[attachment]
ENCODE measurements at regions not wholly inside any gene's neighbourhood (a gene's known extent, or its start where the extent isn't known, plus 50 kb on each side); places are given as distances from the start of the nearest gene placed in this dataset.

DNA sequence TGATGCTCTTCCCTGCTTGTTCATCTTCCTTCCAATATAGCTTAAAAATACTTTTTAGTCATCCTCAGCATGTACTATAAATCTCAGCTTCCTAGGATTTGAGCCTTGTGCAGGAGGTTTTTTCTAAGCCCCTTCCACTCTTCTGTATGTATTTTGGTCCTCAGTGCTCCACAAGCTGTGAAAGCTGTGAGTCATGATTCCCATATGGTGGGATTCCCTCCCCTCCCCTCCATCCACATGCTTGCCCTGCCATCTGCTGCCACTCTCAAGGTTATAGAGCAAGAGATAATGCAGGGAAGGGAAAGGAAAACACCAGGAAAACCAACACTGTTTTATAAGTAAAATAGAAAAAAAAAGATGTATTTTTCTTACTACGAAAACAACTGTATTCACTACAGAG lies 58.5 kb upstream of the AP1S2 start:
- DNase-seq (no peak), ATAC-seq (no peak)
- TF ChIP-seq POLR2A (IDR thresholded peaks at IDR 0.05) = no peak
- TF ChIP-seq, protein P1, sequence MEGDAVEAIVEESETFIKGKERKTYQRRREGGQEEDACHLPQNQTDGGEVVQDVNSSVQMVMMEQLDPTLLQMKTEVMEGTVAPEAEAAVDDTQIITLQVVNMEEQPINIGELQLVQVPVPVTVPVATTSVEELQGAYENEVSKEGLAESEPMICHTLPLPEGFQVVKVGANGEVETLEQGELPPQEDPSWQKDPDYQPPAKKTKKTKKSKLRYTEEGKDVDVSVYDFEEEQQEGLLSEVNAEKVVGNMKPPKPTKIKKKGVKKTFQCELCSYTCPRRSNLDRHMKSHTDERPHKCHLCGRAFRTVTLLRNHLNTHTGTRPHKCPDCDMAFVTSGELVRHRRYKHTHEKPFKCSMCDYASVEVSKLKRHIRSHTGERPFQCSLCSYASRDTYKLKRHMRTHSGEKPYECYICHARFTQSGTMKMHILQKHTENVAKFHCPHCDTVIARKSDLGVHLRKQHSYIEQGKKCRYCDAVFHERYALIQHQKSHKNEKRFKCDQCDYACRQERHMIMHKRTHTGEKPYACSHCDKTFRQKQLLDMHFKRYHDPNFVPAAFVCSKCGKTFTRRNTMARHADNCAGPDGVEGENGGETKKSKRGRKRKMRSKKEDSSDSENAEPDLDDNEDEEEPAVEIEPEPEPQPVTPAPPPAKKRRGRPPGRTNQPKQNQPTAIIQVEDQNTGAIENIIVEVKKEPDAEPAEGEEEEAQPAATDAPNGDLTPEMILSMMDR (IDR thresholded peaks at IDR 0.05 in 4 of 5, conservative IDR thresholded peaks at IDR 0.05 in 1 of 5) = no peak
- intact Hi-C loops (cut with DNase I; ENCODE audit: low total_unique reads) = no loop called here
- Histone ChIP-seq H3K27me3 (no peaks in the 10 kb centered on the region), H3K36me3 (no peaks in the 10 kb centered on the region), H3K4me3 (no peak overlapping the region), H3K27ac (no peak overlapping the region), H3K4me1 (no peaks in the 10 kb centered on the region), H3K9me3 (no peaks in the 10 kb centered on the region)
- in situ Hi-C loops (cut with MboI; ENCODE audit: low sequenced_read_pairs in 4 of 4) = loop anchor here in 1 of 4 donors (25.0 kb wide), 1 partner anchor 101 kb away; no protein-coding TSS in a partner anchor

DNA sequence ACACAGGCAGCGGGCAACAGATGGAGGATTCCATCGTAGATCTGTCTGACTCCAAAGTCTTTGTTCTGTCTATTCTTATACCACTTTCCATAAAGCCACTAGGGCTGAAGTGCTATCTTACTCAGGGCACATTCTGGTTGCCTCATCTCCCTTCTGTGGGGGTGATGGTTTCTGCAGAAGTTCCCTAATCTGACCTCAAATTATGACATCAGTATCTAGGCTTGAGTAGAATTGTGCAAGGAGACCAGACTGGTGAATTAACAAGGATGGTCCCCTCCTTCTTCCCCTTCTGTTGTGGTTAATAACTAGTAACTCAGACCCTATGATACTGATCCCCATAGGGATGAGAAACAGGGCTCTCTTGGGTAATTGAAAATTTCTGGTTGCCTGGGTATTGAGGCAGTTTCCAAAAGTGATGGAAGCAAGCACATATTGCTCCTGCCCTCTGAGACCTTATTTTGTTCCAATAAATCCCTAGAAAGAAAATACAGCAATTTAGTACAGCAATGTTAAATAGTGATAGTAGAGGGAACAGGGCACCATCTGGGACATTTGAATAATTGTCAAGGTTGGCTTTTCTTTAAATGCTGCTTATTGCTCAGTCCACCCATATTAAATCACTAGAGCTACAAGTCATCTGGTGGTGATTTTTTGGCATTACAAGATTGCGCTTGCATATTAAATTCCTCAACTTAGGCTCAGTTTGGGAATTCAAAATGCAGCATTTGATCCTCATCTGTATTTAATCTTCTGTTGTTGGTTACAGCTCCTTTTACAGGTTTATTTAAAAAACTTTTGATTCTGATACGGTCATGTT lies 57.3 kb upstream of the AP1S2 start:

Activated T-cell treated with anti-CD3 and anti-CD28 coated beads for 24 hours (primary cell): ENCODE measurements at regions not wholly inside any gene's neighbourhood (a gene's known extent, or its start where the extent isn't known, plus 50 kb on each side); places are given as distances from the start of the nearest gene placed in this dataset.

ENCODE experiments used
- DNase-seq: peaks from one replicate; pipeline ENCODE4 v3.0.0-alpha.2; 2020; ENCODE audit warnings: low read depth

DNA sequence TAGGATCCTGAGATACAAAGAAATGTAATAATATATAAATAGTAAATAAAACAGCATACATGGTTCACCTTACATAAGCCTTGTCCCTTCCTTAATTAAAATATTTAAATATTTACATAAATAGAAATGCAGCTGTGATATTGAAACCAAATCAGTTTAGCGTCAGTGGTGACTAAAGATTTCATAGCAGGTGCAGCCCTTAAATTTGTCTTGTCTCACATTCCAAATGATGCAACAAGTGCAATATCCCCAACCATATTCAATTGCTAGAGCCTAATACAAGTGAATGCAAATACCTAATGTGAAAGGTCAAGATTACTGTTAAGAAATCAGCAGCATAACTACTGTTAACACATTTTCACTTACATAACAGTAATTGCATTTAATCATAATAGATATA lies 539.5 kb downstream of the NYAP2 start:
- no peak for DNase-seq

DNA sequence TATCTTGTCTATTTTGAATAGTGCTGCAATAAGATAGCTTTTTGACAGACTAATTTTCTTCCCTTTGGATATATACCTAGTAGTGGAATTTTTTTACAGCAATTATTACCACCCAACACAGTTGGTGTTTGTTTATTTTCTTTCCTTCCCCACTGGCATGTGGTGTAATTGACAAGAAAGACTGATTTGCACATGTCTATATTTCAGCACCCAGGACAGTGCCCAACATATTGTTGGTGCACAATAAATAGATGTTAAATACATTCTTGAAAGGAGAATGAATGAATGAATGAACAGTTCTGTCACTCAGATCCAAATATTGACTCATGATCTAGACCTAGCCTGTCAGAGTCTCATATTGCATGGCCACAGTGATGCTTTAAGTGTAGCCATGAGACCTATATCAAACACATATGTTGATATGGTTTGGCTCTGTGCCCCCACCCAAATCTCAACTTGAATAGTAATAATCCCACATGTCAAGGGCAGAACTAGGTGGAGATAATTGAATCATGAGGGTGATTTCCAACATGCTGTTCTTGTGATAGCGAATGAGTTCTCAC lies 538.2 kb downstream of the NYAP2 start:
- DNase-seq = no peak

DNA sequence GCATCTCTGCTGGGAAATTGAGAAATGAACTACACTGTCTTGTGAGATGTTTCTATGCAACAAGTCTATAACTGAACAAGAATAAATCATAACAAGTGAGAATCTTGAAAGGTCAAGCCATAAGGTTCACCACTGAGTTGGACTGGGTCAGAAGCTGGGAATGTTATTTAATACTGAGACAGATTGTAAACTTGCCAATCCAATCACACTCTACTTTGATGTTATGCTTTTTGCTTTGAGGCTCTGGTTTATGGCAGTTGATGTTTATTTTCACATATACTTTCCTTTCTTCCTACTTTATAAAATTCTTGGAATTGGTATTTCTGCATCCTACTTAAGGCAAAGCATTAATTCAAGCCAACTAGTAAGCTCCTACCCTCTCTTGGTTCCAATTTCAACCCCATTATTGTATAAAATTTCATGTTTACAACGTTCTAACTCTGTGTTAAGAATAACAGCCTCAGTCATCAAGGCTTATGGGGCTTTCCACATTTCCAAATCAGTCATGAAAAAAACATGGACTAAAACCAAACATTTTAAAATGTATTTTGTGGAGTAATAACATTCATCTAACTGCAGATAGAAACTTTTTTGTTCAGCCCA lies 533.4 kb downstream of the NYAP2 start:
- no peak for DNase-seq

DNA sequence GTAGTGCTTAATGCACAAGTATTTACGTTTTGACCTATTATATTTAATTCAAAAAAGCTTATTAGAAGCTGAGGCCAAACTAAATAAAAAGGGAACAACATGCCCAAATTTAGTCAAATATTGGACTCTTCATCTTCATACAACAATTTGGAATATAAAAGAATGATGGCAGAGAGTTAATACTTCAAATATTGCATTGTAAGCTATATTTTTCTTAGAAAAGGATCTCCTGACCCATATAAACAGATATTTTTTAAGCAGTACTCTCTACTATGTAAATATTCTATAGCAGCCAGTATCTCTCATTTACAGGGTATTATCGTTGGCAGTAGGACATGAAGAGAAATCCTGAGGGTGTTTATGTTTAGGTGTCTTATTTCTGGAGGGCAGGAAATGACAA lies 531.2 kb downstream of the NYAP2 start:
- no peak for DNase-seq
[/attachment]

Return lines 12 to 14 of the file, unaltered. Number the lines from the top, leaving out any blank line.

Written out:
- DNase-seq: peaks from one replicate; pipeline ENCODE4 v3.0.0-alpha.2; 2020; ENCODE audit warnings: low read depth

DNA sequence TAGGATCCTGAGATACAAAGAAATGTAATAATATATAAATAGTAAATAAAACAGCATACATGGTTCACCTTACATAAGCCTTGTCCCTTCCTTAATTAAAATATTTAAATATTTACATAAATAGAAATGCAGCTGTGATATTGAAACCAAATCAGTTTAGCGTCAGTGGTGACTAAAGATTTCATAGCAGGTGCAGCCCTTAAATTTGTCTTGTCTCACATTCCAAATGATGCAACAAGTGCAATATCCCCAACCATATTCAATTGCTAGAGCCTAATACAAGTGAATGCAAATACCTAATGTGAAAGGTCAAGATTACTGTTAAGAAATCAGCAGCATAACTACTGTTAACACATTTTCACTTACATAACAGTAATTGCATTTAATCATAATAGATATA lies 539.5 kb downstream of the NYAP2 start:
- no peak for DNase-seq